No sooner had I posted an article about California’s drought woes than news appeared of a “big” storm headed the Underground’s way.

The universe, it seems, is more interested in making a liar out of me than it is in preserving California’s drought.

So be it. I’ve been accused of bringing blanket hatches to a halt just by showing up to fish them, so bringing an end to California’s drought through the simple act of writing about it seems almost logical.

Unfortunately, the storm headed our way will be wet but short (this in consultation with my alpine-guide friends at Mt. Shasta Guides, who enjoy a far more meaningful relationship to weather than fly fishermen ever will).

In other words, this is a first step — but not the drought-busting storm we need. (Actually, we need a series of big, wet, drought-busting storms).

To make matters worse, a high pressure system — the kind of “blocking high” that pushes the Pacific storms around California — looks to be hard on the storm’s heels.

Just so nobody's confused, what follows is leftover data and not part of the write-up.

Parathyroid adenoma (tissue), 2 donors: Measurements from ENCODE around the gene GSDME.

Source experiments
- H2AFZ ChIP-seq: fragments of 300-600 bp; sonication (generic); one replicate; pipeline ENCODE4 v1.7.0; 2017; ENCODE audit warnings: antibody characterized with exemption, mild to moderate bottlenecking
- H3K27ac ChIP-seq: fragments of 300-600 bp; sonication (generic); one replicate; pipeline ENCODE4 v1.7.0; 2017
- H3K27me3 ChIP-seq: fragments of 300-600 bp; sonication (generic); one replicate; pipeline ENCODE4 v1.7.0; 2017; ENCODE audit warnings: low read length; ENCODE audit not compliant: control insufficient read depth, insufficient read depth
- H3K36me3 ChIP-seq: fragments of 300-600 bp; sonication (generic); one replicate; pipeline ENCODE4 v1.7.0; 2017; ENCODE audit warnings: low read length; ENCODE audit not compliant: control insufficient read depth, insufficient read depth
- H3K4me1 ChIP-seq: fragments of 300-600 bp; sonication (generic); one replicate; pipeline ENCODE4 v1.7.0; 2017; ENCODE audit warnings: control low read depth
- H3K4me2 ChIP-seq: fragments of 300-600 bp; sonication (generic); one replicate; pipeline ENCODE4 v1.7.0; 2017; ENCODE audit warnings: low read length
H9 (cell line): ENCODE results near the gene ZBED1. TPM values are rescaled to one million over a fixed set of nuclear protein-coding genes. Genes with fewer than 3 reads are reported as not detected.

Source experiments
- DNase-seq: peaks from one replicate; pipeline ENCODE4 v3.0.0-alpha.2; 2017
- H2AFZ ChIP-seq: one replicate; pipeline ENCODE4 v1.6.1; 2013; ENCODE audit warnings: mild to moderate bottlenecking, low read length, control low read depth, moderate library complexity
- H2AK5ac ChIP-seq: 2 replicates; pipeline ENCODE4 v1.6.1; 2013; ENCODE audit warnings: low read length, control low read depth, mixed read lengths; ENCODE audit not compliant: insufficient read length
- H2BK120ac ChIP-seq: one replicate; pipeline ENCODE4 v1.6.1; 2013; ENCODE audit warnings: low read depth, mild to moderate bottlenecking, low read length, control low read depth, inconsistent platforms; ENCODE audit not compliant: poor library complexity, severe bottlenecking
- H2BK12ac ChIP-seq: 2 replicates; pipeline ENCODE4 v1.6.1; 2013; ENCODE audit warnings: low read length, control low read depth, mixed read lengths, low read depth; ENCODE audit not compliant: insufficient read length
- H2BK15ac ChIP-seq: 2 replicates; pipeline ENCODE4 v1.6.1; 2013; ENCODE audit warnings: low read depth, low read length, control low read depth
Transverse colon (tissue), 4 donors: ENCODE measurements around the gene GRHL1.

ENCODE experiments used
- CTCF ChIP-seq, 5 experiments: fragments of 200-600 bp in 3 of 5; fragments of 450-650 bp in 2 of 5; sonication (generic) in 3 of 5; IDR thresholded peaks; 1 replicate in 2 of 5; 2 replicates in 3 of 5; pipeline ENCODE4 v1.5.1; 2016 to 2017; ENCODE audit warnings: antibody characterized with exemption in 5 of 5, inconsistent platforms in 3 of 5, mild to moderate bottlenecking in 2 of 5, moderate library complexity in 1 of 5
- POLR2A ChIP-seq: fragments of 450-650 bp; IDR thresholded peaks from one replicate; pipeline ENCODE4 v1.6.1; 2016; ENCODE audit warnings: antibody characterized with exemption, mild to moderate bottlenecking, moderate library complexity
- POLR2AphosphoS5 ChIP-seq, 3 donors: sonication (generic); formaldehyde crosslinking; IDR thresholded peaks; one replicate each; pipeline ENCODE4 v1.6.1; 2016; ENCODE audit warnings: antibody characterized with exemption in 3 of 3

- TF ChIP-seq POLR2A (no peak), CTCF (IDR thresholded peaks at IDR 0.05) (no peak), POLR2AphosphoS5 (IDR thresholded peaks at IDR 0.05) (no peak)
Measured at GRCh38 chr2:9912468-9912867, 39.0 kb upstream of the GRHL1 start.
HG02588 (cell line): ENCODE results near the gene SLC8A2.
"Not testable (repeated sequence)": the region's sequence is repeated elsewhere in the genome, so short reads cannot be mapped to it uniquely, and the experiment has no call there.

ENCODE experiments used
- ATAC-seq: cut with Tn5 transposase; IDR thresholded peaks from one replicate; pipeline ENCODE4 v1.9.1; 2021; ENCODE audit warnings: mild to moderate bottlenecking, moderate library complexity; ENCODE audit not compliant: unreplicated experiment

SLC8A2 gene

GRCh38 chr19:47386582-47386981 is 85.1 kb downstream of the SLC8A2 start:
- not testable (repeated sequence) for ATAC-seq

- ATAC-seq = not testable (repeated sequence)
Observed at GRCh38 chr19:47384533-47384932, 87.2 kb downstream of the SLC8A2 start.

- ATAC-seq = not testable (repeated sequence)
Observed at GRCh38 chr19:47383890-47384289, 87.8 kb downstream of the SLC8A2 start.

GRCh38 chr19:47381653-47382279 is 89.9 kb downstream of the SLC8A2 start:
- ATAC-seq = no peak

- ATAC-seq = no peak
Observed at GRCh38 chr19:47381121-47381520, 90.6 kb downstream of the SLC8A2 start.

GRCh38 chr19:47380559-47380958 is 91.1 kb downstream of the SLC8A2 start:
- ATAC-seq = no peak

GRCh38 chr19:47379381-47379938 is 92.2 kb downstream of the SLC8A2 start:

Better enjoy the bad weather while I can.

Right now, the Lower Sacramento River’s flows are in the 3,000 cfs range, which — according to Redding newspaper editor Bruce Ross — are the lowest since 1990. You can basically see the river’s ribs poking out.

It’s bad enough that the California Conference of Catholic Bishops have asked people of all faiths to pray for rain. On a less divine front, California Fish and Wildlife officials are being pressured to close the American River’s steelhead fishery; the very low flows are leaving the steelhead — and the fall-run Chinook Salmon redds — extremely vulnerable to fishermen.

Meanwhile, the Central Valley’s agriculture industry is bracing for another year of low water deliveries. Some will pump groundwater to try and make up the difference, but studies suggest massive overpumping of aquifers is causing parts of the Central Valley to subside as much as a foot per year.

Subsidence doesn’t just permanently damage the aquifers themselves, but it also threatens most of the Central Valley’s gravity-fed water conveyance features (like canals).

Suddenly, the question “How low can you go” acquires new meaning for irrigators.

See you breaking out the Rosary and praying for rain, Tom Chandler.